UA Graduate student, David Stone and UA SBRP researchers, Joan Curry and Janick Artiola have been awarded an NIEHS supplemental grant to continue testing a new iron-based composite material for the stabilization of industrial wastes, and potentially, arsenic bearing residuals.
David has discovered a way to aggregate industrial wastes such as steel powders from foundries, fly ash from power plants, organic sludge from refineries, and contaminated discharge waters (including arsenic). This aggregate material hardens upon exposure to carbon dioxide, which is absorbed and permanently trapped within the mineral matrix. The result is an iron carbonate composite that can have greater strength than Portland cement and can function more effectively under certain extreme conditions. David and the University of Arizona have a provisional patent on his material and expect the final patent to be filed soon.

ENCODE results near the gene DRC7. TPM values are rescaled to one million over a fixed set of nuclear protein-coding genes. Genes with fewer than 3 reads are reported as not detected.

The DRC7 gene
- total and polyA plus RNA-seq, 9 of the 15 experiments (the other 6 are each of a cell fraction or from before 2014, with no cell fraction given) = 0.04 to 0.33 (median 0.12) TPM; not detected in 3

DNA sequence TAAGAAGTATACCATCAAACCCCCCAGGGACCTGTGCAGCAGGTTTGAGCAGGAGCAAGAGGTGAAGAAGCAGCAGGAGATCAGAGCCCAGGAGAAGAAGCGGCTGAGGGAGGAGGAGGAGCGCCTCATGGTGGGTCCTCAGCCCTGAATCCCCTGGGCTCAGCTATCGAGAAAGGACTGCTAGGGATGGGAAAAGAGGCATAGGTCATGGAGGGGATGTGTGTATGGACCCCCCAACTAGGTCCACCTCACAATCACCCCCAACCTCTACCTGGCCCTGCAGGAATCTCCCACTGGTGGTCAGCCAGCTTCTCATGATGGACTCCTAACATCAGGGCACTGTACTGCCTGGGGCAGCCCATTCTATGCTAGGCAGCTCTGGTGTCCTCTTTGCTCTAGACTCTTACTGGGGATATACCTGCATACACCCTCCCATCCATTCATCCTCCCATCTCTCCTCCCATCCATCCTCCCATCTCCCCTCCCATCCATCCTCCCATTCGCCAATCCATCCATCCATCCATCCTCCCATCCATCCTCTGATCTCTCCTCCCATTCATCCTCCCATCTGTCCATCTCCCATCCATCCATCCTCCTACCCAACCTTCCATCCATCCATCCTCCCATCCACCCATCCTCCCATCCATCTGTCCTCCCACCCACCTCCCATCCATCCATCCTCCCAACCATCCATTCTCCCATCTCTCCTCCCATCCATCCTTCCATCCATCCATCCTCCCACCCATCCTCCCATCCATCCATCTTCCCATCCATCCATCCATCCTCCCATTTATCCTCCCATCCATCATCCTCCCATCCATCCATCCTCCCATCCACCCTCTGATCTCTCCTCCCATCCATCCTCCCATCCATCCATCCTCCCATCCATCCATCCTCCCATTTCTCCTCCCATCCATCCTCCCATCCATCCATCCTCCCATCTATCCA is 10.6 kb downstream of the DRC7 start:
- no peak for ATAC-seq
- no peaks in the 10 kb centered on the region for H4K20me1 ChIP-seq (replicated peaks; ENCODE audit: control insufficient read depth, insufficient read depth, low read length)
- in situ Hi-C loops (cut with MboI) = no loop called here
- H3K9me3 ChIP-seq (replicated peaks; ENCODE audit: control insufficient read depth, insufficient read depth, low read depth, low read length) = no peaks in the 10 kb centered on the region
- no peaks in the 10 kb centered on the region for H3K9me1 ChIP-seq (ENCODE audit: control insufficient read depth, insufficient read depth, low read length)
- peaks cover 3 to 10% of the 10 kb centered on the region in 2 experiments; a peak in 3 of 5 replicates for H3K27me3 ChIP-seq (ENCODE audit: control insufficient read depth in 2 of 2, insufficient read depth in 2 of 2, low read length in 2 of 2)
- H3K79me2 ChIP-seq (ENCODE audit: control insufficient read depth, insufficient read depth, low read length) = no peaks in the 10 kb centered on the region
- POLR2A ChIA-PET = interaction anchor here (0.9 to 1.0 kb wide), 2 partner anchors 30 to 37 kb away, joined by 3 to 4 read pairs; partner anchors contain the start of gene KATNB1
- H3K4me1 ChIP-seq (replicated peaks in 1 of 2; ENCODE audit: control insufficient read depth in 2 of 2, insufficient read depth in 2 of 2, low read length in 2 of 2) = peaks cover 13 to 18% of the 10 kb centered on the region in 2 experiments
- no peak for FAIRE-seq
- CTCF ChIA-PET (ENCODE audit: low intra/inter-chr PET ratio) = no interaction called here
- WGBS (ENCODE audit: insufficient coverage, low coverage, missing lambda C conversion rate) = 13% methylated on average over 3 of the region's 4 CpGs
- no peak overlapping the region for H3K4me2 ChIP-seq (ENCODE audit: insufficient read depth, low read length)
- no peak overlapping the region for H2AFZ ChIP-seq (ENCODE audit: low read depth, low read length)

In March, David was awarded the 2007 University of Arizona Student Technology Innovation Award for this iron chemistry research, for more information regarding his award please visit “UA SBRP Student David Stone Receives 2007 University of Arizona Student Technology Innovation Award”.
This supplemental grant will allow for ongoing work to improve the process, investigate the material’s micro-structure and the chemistry of the curing process.
For more detailed information regarding this technology, please visit SBRP Research Brief 153 entitled: “Novel High-Strength Iron Cement Sequesters Pollutants”.
Please join the UA SBRP in congratulating David Stone